From the need for enhanced political engagement to developing relevant expertise, the World Tourism Organization, jointly with the Caribbean Tourism Organization, have united their Members in the Caribbean to address the key challenges they face in making effective use of statistics to drive the restart of their tourism sectors.
Over the course of two days, a regional virtual workshop analysed the importance of tourism data for supporting the sector in the present and helping tourism to restart in the Caribbean in a timely and sustainable manner. The workshop brought together around 130 participants from 23 States, including the leaders of National Tourism Administrations, National Statistical Offices, Central Banks and Migration authorities. The high-level status of participants ensures that they will in turn spread UNWTO’s technical expertise within their own countries, empowering more tourism professionals with knowledge of how best to analyse and use data to guide decisions.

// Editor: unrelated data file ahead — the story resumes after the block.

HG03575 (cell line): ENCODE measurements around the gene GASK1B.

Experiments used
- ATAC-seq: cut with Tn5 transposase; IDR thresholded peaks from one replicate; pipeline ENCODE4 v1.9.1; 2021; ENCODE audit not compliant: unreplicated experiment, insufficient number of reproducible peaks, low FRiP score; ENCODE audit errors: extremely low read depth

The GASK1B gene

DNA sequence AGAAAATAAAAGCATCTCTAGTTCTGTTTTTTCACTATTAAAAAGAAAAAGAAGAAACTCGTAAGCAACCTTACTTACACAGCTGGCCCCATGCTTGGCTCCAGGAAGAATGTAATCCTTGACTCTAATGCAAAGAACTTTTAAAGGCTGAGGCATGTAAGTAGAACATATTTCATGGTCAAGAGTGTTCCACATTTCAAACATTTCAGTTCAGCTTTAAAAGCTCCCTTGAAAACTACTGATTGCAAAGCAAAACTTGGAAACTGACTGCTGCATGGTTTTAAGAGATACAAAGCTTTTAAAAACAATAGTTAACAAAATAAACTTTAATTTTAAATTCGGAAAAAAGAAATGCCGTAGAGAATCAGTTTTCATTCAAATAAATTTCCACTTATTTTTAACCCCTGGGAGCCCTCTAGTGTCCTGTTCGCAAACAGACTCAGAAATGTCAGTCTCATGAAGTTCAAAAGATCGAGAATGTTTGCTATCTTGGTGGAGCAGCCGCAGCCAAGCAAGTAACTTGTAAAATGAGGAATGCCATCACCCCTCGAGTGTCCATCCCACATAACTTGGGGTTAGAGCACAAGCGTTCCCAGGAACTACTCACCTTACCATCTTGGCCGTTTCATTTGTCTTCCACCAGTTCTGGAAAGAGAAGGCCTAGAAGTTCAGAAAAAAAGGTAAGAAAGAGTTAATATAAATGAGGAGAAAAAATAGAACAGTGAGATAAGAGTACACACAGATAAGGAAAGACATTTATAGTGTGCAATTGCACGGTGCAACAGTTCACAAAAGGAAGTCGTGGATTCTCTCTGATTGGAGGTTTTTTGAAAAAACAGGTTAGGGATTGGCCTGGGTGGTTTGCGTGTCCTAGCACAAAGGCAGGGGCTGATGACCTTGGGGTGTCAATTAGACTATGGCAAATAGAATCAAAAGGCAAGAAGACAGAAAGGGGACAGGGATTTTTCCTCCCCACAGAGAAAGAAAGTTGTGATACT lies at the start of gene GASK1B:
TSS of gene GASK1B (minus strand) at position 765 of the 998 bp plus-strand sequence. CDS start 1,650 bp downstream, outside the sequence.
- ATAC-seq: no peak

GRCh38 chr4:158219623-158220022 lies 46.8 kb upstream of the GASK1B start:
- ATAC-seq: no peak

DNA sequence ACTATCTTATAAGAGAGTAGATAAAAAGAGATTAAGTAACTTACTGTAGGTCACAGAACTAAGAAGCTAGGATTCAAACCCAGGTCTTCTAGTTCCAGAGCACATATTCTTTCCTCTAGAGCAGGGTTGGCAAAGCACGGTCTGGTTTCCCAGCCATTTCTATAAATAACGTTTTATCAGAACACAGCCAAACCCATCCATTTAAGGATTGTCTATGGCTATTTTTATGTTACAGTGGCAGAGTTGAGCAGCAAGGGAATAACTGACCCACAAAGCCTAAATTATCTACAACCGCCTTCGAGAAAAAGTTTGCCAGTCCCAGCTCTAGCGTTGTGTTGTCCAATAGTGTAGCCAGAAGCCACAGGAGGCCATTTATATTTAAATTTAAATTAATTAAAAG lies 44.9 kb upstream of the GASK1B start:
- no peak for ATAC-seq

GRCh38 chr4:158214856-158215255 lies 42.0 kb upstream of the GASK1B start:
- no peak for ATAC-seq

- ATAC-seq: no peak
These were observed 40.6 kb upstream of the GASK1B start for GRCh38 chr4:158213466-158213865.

Through the sessions, the Caribbean tourism community got a better understanding of the fundamentals of tourism statistics. They were also given an overview of UNWTO’s Tourism Satellite Account (TSA) data, as well as guidance on how this can be used to guide decision-making.
Welcoming UNWTO’s technical assistance, Neil Walters, Acting Secretary General of the Caribbean Tourism Organization said: “We recognize the importance of data and statistics in the development of COVID-19 recovery programs and comprehensive sustainable tourism strategies. We thank the UNWTO for supporting our efforts at capacity building in tourism statistics analysis and reporting in the Caribbean.”
The workshop also emphasized the relevance of tourism statistics, both for informing the sector’s response to the COVID-19 pandemic but also, looking ahead, for its role in guiding sustainable development across the Caribbean region. As with every other global region, the crisis has hit the Caribbean hard. According to the latest UNWTO data, Caribbean destinations experienced a 67% fall in international tourist arrivals in 2020 compared to the previous year. Given the reliance of many destinations on the sector, this has placed large numbers of livelihoods and businesses at risk and makes the timely restart of tourism vital.